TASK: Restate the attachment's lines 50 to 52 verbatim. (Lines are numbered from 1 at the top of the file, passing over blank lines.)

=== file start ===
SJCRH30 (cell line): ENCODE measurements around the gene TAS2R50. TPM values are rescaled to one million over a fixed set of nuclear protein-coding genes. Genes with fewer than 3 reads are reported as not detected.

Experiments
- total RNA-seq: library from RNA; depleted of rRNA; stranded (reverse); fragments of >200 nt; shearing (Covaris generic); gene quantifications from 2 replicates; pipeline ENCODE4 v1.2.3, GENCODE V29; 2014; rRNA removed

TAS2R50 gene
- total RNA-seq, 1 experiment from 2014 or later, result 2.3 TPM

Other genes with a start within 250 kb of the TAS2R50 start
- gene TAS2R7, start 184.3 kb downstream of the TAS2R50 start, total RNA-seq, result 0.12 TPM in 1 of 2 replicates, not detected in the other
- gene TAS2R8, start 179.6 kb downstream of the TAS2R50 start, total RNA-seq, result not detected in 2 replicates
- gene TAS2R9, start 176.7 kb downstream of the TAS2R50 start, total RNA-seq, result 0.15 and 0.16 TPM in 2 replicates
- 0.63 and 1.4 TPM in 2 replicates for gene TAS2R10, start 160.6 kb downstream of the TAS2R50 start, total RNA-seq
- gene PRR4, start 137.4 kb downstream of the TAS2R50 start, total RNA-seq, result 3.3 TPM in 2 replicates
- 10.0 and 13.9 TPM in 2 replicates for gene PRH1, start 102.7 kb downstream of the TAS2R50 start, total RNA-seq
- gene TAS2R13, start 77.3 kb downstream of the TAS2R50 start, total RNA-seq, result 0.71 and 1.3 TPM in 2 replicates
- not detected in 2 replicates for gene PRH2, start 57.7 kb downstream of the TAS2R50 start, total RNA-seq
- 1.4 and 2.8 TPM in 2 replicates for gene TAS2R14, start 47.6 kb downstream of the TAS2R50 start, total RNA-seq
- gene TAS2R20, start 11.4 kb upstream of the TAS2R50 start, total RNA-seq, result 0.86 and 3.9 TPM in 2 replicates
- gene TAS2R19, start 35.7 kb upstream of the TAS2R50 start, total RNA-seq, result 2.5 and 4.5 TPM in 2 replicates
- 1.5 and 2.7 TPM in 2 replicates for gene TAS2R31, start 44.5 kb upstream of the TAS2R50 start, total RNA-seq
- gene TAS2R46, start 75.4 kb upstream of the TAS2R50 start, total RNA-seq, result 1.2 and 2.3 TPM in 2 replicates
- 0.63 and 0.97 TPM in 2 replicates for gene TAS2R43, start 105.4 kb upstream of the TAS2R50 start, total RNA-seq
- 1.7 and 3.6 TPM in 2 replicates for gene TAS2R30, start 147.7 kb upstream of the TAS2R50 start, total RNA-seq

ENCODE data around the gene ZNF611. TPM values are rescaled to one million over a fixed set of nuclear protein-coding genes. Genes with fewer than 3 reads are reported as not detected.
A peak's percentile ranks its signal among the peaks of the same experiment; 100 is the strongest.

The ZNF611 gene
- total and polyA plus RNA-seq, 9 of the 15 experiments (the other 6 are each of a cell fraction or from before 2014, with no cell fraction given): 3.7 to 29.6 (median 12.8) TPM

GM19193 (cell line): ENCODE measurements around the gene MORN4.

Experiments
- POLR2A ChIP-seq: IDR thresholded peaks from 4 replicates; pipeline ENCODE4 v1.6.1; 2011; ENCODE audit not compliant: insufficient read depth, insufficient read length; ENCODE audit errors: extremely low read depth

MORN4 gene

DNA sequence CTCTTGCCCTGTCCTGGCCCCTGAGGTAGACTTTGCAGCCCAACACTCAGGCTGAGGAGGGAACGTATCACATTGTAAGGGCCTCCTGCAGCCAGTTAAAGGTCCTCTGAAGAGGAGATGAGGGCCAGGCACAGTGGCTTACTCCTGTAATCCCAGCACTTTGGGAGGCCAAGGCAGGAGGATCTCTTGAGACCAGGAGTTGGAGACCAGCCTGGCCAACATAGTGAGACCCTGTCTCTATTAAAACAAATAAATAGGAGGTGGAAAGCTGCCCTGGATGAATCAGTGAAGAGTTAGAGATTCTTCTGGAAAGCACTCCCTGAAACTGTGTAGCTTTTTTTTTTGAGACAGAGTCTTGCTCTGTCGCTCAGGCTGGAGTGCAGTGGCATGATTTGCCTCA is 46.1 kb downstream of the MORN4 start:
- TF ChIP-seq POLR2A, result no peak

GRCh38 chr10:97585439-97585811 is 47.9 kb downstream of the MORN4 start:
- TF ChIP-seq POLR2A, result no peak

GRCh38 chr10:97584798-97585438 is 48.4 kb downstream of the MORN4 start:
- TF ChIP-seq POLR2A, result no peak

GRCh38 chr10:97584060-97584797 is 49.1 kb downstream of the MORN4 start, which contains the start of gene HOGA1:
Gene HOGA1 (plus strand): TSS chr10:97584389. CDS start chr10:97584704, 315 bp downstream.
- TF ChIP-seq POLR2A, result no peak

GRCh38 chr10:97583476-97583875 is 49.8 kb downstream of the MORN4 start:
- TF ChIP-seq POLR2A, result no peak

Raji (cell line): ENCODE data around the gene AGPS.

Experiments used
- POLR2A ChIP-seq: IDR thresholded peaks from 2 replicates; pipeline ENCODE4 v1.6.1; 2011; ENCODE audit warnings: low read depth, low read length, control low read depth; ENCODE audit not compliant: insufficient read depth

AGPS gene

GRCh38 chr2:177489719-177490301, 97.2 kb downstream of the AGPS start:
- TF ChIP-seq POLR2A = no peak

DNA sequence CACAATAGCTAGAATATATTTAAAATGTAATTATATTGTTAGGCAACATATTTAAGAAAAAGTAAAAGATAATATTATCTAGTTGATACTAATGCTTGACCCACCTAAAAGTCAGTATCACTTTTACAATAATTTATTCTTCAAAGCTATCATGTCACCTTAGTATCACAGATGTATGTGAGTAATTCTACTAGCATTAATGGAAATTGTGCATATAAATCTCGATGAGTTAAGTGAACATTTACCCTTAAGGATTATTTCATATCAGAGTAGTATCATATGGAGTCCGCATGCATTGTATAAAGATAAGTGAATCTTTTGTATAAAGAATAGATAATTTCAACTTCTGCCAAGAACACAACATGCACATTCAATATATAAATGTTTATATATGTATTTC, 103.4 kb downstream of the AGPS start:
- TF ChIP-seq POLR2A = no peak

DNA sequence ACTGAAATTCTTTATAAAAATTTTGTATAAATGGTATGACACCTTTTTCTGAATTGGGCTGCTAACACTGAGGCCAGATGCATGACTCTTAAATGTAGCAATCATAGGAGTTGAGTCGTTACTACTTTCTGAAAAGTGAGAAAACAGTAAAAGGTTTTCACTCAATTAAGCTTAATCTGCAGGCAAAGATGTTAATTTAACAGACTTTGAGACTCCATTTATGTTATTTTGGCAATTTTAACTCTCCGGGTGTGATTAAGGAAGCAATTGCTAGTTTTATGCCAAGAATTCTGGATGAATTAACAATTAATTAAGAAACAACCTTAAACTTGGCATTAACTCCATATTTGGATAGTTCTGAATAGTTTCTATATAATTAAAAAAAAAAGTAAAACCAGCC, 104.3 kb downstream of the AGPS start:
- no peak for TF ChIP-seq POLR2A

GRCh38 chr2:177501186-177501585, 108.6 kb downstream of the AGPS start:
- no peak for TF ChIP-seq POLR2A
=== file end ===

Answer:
- no peak for TF ChIP-seq POLR2A

GRCh38 chr2:177501186-177501585, 108.6 kb downstream of the AGPS start:
- no peak for TF ChIP-seq POLR2A